'There's nothing empowering for women about sharing misinformation'

One of the most terrifying experiences of my life was when my oldest child was seven months old and she had croup, where the upper airway becomes swollen because of a virus. By the time my mother and I rushed her to the children’s hospital she was in severe respiratory distress and went straight from triage to get the life-saving medication she needed to help her to breathe.

Seven years later, I can still conjure the terror of seeing my baby struggling to breathe.

Anyone can set themselves up as a health influencer, but beware of advice from those unqualified to provide it.

This is why I felt particularly outraged when I saw a company using testimonials from parents to claim that their salt therapy can treat problems with breathing, including children with asthma, croup and bronchiolitis. This is despite a complete lack of evidence that salt therapy has any impact at all on these conditions.

For those of us regulated health practitioners, like doctors, nurses and physiotherapists who are active in sharing health information with the public we have to be incredibly careful how we present information. Due to privacy, we can’t share stories about our patients without their express permission, we can’t claim that our treatments work better than others, we can’t use testimonials, because a testimonial is the experience of only one person and perhaps there were ten others who got no benefit at all.

This is in contrast to the health influencers who have no professional registration and often no qualifications at all, which has created a situation where the least qualified are allowed to give the most outlandish health advice.

I have read influencer Instagram posts claiming that antidepressants don’t work, that the pill can shrink the clitoris and of course the obligatory anti-vaxxers.

These posts can often sound incredibly convincing, there are scientific terms thrown in, there are small research papers that support their stance, there is certainty and simple ideas, like natural equates to good. It is a simple soloution to a complex problem.

The problem is when people follow non-evidence based health information there are real harms. In , people with early stage cancer who had complementary therapies had a two fold increase in the risk of death, which was attributed to not undertaking conventional therapies, like chemotherapy, radiotherapy and surgery.

Dr Preeya Alexander is a Melbourne GP who has amassed 13,000 followers for her Instagram @thewholesome doctor by sharing accurate, evidence based health information. For this she has received threats to her and her young family’s safety, particularly related to information about vaccination. It’s a sad reality that this deter many health professionals from engaging in this space.

Many health influencers and anti-vaxxers claim that they want to educate and empower women, but there is nothing empowering about sharing misinformation, particularly when it falsely restricts women’s reproductive choices.

When a doctor recommends a treatment to a patient, we talk about side effects. We talk about the fact that it might not work. Medications that have been tested in trials come with factsheets that list potential side effects, even though the reason they have been approved is that in clinical trials the benefits outweigh the risks.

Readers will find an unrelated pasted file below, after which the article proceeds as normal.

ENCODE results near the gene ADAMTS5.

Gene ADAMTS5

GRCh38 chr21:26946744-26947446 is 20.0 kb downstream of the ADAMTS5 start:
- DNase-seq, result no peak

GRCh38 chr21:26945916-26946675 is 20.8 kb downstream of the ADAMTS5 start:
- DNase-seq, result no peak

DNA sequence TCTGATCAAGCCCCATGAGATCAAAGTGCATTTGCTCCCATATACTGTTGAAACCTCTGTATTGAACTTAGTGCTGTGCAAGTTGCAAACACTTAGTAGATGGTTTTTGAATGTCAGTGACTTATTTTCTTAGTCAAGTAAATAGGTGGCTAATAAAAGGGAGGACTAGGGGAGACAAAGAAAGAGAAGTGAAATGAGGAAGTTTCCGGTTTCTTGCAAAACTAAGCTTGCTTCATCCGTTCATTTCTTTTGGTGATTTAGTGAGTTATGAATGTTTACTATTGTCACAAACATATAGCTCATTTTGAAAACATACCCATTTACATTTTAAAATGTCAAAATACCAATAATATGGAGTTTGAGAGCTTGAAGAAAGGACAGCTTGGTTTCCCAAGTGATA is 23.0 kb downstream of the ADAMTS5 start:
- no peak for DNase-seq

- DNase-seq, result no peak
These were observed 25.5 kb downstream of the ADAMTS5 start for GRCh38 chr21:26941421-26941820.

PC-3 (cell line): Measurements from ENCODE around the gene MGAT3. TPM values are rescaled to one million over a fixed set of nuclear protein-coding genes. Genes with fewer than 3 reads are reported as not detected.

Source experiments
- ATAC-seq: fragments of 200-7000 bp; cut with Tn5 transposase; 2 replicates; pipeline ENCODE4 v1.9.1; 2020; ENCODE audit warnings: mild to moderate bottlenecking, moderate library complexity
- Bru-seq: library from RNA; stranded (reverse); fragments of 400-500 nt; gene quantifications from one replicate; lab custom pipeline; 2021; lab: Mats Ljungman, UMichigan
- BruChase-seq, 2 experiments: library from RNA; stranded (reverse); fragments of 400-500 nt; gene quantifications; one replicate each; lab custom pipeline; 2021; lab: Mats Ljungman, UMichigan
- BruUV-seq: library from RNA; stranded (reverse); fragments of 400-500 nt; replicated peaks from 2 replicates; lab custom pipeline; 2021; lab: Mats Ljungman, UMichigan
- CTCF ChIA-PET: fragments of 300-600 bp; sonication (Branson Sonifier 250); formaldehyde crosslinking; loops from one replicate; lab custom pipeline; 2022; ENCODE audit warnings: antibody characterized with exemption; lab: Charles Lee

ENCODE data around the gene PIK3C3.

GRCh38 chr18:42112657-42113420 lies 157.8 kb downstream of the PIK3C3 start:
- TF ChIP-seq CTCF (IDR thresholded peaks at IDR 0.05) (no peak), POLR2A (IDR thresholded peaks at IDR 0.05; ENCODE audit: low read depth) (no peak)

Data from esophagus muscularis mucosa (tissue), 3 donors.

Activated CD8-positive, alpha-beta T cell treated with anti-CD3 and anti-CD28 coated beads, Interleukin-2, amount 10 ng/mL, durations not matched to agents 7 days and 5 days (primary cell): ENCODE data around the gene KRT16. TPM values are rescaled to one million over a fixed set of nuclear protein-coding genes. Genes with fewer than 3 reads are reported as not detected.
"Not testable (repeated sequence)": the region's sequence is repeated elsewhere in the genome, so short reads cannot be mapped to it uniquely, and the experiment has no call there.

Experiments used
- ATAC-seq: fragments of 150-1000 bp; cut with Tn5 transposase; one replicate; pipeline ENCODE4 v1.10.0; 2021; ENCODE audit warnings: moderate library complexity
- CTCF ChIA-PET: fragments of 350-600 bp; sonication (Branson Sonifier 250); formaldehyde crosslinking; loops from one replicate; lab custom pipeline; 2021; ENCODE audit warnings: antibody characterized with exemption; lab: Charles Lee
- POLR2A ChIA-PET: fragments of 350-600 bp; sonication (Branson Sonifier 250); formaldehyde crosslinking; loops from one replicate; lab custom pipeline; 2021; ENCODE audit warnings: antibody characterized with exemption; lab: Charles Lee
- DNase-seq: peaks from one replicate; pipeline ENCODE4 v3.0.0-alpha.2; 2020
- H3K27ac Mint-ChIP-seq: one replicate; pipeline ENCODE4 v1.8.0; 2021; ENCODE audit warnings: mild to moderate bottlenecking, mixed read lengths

Even as someone who has a science degree, a medical degree and a PhD, it can be very hard to interpret the scientific literature and to understand whether a study has been well-conducted. Terms like inflammation are a shorthand for an incredibly complex process that is essential for life, but can be associated with harm as well. Avoiding "chemicals" can sound like a good thing, if you don’t realise that we and our food are made of chemicals.

Health is complex and simple solutions are attractive. In 2017-2018, many of the that got the most attention were about single lifestyle factors having a small impact. While I do love reading how good coffee is for my health, this takes the focus away from the big contributors to health like not smoking, sleep and regular exercise.

I think that one reason that celebrities and influencers are so powerful in the health sphere is that we equate beauty, thinness and fame with expertise in health. This isn’t trying to improve physical status, this is trying to fit an aspirational lifestyle that is often through money, genetics and some good photography.

I started this article with a story, because stories are powerful and engaging, but the reason the nurse at triage knew to send us straight to the resuscitation bay was because of her years of study and experience. The reason the doctor knew which medication to prescribe was because multiple clinical trials have shown that anti-inflammatory steroids reduce the symptoms of croup.

The reason health professionals can’t speak with as much certainty as the average health influencer on Instagram is that we know enough to recognise knowledge gaps, we have enough clinical experience to know that treatment doesn’t always work.

Personally, I don’t want to be held to lower standards for communicating about health and science whether with my patients or with my writing.

In this article I have made a conscious choice not to name particular influencers: I don’t want to drive traffic to their site, and I don’t want to get trolled by their supporters. I also don’t think that they themselves deserve any form of internet pile on. What I would like to see instead is influencers and celebrities being held to higher standards if they want to style themselves as health experts, to make the internet a safer place.

Kate Gregorevic is a Melbourne physician.


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